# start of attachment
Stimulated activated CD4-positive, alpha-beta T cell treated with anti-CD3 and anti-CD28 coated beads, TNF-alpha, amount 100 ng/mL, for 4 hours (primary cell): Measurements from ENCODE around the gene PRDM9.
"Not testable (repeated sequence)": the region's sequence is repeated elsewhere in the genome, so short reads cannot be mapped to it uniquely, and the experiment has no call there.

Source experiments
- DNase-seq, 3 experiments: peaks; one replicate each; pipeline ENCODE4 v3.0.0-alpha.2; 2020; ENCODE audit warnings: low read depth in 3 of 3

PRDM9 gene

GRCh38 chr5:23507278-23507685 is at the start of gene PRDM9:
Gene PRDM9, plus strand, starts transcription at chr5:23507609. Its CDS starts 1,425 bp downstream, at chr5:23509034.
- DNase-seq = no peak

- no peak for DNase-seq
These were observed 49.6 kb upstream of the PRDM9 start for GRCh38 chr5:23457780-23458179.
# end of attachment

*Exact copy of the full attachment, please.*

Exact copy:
Stimulated activated CD4-positive, alpha-beta T cell treated with anti-CD3 and anti-CD28 coated beads, TNF-alpha, amount 100 ng/mL, for 4 hours (primary cell): Measurements from ENCODE around the gene PRDM9.
"Not testable (repeated sequence)": the region's sequence is repeated elsewhere in the genome, so short reads cannot be mapped to it uniquely, and the experiment has no call there.

Source experiments
- DNase-seq, 3 experiments: peaks; one replicate each; pipeline ENCODE4 v3.0.0-alpha.2; 2020; ENCODE audit warnings: low read depth in 3 of 3

PRDM9 gene

GRCh38 chr5:23507278-23507685 is at the start of gene PRDM9:
Gene PRDM9, plus strand, starts transcription at chr5:23507609. Its CDS starts 1,425 bp downstream, at chr5:23509034.
- DNase-seq = no peak

- no peak for DNase-seq
These were observed 49.6 kb upstream of the PRDM9 start for GRCh38 chr5:23457780-23458179.